gig - PREVIEW
– The SCALA, Kings X 22/10/01
It’s here. The day arrives
and we head for the station bar on King’s Cross armed with our onions. These
have already proved useful as I have swapped chutney recipes on the tube with a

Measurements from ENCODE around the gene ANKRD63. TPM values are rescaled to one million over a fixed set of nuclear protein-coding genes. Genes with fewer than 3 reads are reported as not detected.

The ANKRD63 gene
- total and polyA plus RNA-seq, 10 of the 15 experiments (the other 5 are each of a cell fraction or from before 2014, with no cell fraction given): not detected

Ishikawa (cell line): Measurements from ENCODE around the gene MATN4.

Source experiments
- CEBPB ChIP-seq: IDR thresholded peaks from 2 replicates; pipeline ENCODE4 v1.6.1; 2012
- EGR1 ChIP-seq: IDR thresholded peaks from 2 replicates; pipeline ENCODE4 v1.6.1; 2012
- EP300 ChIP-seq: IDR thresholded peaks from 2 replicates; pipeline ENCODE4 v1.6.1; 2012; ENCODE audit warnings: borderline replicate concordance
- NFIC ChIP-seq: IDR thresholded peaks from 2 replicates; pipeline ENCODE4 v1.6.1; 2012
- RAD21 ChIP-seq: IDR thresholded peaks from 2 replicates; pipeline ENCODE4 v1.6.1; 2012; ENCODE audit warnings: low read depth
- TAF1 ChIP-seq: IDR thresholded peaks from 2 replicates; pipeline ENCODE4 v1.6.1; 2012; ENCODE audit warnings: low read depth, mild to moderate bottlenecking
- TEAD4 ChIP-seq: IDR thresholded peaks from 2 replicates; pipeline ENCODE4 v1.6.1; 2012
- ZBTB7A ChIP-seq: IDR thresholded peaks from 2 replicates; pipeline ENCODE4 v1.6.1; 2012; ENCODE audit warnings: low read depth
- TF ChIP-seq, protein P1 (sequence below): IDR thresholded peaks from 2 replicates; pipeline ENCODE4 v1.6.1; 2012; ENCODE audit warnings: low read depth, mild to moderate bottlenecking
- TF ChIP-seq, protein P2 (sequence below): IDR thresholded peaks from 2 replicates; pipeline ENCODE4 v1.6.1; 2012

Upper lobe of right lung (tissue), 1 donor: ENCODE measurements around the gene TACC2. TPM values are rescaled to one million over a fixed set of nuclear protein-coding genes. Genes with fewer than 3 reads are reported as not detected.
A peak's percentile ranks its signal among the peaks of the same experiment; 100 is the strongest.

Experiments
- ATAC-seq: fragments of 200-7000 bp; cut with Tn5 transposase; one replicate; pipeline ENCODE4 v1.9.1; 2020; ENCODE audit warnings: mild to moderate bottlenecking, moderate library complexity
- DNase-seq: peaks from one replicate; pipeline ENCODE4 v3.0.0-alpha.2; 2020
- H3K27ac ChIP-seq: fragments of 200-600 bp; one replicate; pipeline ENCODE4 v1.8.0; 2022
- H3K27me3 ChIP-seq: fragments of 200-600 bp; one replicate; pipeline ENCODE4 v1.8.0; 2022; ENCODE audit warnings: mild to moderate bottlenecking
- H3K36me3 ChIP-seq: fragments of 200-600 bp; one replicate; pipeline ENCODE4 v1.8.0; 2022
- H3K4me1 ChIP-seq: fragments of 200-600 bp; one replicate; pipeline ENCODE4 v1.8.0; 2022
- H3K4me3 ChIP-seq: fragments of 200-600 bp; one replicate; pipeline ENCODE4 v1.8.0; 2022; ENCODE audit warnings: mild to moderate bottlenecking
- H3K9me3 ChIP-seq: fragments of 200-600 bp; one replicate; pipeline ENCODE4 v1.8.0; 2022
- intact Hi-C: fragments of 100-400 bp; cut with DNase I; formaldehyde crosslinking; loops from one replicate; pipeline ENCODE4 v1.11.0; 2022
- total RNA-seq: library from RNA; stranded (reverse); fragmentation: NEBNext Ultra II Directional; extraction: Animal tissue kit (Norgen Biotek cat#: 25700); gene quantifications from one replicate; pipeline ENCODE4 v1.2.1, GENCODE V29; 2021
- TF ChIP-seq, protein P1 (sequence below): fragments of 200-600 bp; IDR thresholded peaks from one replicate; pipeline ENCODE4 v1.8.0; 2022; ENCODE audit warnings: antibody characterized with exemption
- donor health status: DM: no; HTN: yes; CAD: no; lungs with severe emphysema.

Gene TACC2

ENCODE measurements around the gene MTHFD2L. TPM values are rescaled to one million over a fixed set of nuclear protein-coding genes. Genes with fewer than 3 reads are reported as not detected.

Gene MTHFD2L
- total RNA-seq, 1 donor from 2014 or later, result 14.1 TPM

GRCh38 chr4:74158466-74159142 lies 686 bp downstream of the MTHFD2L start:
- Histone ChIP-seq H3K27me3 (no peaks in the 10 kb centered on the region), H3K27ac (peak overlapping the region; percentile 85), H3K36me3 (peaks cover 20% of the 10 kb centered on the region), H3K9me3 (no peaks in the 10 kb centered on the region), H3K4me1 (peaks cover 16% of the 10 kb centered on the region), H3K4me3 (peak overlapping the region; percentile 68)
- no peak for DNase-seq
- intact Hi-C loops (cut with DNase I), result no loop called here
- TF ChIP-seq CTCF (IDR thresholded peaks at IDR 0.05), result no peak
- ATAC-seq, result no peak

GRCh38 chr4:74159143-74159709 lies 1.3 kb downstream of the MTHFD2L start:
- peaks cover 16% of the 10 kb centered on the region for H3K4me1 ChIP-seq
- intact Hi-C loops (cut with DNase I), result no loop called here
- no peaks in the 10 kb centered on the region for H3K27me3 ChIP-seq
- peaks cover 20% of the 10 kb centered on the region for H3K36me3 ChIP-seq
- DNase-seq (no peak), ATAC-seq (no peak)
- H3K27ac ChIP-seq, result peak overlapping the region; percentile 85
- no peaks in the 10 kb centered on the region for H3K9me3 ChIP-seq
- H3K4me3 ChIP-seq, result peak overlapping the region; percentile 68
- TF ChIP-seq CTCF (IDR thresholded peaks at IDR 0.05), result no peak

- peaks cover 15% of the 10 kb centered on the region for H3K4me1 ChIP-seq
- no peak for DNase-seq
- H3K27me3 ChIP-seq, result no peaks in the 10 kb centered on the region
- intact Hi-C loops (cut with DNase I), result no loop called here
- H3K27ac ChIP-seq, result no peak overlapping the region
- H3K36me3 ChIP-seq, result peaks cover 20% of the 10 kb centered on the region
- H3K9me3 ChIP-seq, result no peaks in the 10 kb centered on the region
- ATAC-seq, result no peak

young lady who, for some reason, was bemused by such blatant vegetable flauntage.
But they served their purpose in the bar making us identifiable to those who
were meeting there for a pre-gig snifter (at which point I must say hello to
Hannah, Chris and Ian who met me and Phil there).